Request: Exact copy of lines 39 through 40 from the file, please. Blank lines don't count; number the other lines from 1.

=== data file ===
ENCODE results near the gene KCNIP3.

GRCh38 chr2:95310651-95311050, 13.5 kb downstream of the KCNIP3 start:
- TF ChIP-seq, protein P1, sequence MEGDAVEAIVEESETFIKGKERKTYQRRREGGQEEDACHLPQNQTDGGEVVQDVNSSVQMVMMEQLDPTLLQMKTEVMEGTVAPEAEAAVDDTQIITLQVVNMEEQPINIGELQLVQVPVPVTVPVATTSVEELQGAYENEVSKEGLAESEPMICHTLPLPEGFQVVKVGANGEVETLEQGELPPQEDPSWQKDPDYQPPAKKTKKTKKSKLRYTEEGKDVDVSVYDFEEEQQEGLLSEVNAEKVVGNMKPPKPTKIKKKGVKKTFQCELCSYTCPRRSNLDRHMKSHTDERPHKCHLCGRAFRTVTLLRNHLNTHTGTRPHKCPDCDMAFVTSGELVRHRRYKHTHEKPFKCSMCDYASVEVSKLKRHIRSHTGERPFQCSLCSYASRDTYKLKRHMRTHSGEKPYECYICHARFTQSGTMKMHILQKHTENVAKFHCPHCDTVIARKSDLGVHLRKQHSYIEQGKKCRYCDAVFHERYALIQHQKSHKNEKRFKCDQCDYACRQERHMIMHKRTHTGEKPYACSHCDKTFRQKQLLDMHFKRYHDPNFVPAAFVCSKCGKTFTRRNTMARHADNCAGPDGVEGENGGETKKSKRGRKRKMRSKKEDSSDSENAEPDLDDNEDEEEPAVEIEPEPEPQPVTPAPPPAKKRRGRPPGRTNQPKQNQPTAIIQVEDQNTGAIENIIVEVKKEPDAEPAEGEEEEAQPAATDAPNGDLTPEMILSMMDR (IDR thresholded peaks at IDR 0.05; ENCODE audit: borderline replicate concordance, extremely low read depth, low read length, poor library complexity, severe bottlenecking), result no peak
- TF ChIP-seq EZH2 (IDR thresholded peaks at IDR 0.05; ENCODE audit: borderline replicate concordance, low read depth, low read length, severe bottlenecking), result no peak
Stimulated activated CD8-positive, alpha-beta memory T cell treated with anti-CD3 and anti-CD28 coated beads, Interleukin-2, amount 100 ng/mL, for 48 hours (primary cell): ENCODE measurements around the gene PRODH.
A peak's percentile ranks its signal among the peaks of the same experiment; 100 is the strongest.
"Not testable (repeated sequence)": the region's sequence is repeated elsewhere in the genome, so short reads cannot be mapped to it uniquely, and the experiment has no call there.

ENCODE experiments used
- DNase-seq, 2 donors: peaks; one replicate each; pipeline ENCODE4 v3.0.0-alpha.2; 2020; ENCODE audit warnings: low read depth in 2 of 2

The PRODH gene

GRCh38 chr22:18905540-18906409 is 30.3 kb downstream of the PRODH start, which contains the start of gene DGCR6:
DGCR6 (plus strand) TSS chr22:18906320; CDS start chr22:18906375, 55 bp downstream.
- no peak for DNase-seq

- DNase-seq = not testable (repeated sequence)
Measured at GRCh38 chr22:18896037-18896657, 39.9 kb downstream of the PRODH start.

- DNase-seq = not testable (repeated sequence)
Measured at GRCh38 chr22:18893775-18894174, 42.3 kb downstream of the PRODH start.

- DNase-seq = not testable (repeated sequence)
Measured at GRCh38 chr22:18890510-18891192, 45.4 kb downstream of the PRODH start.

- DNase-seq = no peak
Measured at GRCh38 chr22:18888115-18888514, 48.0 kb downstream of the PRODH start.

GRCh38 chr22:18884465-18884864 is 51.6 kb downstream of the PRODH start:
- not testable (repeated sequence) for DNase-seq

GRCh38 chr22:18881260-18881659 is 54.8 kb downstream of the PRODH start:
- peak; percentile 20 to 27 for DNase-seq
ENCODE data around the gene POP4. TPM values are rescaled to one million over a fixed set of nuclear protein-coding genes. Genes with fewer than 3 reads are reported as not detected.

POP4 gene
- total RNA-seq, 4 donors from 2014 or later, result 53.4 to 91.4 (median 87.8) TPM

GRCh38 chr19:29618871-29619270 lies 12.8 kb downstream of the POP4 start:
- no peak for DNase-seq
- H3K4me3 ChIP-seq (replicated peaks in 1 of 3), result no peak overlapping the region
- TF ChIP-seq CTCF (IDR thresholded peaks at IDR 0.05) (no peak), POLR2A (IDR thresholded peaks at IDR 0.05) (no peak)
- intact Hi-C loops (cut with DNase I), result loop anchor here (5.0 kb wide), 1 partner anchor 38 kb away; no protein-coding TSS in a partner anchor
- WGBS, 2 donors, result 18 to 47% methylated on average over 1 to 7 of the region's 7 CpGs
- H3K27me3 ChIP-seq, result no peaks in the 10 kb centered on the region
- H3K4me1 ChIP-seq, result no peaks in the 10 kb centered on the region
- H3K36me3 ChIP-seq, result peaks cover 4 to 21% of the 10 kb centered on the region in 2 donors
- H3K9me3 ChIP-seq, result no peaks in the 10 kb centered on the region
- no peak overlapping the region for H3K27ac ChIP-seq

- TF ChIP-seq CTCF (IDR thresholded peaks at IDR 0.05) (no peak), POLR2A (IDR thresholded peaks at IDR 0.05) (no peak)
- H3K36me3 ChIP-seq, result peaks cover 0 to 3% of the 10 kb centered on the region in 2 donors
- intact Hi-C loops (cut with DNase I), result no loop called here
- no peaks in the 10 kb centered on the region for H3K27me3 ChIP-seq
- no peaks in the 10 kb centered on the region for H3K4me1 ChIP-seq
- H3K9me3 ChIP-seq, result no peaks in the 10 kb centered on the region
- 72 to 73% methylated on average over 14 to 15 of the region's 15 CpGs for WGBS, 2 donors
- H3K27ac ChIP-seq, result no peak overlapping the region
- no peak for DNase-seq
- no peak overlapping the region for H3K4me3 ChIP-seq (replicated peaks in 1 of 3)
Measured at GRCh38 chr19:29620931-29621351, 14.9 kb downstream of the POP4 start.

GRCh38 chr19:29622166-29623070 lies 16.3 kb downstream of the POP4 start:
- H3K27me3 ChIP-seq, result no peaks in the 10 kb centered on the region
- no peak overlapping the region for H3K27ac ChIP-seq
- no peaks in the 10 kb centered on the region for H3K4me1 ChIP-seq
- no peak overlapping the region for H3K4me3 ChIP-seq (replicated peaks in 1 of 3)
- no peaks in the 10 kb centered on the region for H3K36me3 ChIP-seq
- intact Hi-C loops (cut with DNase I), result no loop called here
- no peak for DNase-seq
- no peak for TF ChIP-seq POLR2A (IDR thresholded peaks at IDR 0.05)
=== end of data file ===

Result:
- no peak overlapping the region for H3K27ac ChIP-seq

- TF ChIP-seq CTCF (IDR thresholded peaks at IDR 0.05) (no peak), POLR2A (IDR thresholded peaks at IDR 0.05) (no peak)